Watson Spence Attorney Bo Plowden on Conservation Easements

Bo Plowden

Wednesday, April 20th, 2016

A conservation easement is a binding agreement between a property owner and a qualified land trust or government entity that limits uses of that property forever. Conservation easements not only allow landowners to protect land for future generations but also provide financial benefits to the landowner as well. Land that has been put into this easement qualifies for enhanced tax incentives on both the Federal and State level. First, however, the property must qualify for the easement. In Georgia two of five conservational purposes must be served in order for the land to qualify. Those purposes are as follows:

  1. Water quality protection for wetlands, rivers, streams, or lakes;
  2. Protection of wildlife habitat consistent with state wildlife conservation policies;
  3. Protection of outdoor recreation consistent with state outdoor recreation policies;
  4. Protection of prime agricultural or forestry lands; or
  5. Protection of cultural sites, heritage corridors, or archeological and historic resources.

The easement, drafted by an attorney of the land owner's choosing, will create rights and responsibilities of both the landowner and the holder of the easement (government entity or qualified conservation organization such as Tall Timbers). Once the holder and landowner agree on the content of the easement the holder will accept the easement and it is recorded in the proper government office.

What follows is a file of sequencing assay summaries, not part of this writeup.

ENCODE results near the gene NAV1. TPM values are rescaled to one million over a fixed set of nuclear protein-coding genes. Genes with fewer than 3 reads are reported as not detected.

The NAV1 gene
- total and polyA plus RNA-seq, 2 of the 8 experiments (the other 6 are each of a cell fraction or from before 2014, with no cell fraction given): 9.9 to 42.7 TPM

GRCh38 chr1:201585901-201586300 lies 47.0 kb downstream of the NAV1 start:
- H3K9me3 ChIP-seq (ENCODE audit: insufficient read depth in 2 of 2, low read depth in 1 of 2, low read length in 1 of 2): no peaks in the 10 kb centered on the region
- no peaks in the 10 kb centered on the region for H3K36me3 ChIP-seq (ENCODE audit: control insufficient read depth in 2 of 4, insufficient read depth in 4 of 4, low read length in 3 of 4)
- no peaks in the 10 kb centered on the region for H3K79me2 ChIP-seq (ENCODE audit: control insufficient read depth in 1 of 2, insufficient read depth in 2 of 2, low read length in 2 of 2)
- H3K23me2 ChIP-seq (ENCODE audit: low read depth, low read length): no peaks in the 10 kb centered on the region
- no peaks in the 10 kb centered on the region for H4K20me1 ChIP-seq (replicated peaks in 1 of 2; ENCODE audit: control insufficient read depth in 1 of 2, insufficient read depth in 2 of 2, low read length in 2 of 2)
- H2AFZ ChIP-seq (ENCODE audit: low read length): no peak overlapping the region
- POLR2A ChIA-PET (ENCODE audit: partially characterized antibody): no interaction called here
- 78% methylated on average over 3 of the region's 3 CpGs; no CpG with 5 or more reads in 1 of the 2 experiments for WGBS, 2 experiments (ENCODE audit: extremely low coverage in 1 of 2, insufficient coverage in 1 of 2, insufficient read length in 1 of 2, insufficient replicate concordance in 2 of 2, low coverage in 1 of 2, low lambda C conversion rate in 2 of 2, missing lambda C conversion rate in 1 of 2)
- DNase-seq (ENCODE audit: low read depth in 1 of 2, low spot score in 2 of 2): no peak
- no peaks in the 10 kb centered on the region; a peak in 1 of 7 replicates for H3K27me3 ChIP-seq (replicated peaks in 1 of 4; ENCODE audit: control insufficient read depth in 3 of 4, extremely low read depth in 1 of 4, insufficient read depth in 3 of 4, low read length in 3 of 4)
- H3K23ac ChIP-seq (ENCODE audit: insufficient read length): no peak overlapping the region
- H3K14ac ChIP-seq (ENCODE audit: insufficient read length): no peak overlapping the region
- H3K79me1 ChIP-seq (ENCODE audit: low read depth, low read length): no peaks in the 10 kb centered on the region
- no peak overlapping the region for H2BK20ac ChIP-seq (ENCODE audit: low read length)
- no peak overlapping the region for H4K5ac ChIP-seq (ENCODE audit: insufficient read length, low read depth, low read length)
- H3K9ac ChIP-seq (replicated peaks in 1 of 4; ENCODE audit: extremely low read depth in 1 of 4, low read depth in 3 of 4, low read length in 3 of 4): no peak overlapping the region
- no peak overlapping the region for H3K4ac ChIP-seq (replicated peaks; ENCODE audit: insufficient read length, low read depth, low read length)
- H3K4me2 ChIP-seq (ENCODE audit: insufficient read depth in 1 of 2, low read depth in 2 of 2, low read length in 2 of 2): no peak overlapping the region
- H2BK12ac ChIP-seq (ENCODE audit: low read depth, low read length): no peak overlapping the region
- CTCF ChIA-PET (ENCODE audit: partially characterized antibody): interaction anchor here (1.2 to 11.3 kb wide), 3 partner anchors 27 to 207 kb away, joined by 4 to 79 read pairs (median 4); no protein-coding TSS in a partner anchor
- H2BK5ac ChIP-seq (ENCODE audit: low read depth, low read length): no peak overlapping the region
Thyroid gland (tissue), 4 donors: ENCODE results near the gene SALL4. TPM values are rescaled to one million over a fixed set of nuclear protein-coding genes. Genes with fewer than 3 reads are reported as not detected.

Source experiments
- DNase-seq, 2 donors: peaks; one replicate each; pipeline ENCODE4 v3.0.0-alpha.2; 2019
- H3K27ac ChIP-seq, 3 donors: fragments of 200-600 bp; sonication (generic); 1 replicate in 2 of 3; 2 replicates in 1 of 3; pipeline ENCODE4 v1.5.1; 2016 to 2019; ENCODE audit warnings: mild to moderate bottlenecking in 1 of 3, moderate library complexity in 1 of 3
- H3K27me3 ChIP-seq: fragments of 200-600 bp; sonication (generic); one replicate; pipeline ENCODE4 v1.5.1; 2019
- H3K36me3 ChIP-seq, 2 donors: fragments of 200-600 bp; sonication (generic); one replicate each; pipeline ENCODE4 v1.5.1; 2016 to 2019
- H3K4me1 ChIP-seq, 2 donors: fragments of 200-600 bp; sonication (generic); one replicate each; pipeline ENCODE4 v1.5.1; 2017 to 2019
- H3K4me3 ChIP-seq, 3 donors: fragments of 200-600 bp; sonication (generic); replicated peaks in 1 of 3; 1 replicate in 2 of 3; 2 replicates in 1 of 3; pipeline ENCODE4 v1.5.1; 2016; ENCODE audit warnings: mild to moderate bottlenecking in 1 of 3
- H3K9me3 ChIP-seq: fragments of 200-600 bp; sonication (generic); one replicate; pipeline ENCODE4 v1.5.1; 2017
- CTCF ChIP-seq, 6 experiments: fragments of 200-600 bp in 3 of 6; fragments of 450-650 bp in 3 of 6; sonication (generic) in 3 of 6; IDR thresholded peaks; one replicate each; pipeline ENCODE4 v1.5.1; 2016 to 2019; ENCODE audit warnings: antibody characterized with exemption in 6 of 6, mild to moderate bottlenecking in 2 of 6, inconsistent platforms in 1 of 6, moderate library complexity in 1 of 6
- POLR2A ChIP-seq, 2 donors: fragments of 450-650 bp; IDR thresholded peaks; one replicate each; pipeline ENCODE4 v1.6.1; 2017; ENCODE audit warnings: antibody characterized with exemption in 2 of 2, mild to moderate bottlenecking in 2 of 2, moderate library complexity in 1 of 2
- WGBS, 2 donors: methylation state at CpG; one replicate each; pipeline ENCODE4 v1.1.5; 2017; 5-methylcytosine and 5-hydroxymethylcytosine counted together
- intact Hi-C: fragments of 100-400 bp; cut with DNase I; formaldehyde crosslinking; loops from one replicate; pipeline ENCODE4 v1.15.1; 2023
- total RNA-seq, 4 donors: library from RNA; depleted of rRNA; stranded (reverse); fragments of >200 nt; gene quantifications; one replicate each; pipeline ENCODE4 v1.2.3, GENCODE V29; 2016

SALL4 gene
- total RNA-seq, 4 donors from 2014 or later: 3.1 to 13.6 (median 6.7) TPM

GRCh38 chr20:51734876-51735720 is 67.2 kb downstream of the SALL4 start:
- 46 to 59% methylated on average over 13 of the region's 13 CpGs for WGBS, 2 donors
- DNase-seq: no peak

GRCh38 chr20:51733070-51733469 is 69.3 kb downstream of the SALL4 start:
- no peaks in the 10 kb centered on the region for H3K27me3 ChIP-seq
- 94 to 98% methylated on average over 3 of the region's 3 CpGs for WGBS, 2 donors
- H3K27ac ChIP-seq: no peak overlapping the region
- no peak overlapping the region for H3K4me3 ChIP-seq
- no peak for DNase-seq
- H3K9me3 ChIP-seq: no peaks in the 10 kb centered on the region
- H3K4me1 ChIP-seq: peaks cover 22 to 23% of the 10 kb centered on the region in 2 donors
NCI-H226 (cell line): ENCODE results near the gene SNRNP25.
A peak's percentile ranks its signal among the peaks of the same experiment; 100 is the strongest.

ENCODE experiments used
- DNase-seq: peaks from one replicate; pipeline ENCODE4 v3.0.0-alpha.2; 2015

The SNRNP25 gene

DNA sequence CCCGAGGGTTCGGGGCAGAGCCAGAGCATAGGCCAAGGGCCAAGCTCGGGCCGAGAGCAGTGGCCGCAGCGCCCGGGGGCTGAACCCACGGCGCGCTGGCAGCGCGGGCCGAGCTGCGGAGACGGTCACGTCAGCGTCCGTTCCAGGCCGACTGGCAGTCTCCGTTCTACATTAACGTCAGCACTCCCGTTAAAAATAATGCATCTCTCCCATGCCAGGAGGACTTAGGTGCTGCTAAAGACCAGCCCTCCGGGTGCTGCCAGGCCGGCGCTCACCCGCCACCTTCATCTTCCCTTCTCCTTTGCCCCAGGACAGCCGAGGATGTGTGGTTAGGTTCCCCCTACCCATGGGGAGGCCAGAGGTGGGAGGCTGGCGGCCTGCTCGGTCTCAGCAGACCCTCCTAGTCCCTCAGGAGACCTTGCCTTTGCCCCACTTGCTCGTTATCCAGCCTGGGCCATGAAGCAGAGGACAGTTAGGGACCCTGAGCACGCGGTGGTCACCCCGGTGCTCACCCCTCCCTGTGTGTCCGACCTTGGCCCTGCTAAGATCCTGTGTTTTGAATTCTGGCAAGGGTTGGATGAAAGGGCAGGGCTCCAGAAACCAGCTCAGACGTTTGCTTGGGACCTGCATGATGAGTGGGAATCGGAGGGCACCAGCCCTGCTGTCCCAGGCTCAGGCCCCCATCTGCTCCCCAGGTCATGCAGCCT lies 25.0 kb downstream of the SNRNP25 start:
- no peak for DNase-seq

The amount of the deduction available to the landowner is 50% of his or her income. Qualifying farmers and ranchers get even better treatment that allows them to deduct up to 100% of their income. Finally, the carry-forward period is extended for a donor to take the deductions from 5 to 15 years.


The taxpayer is eligible to participate in the Georgia Conservation Tax Credit Program. A taxpayer can claim a credit against his or her state income tax of 25% of the fair market value of the donated property, up to a maximum of $250,000 per individual, $500,000 per corporation, and up to $1,000,000 for partnerships. However, the amount of the credit used in any one year may not exceed the amount of the state income tax due. Unused portions of the credit may be carried forward for ten consecutive years. In addition, the property qualifies for the lowest property tax assessment under Georgia's conservation use value assessment program. Donors may also sell tax credits received to another state income taxpayer. 

In summary, landowners may wish to explore the options available associated with conservation easements. Land protection and tax benefits are attractive incentives that make this donation worth a consultation with Watson Spence about the finer details of the procedure and documentation.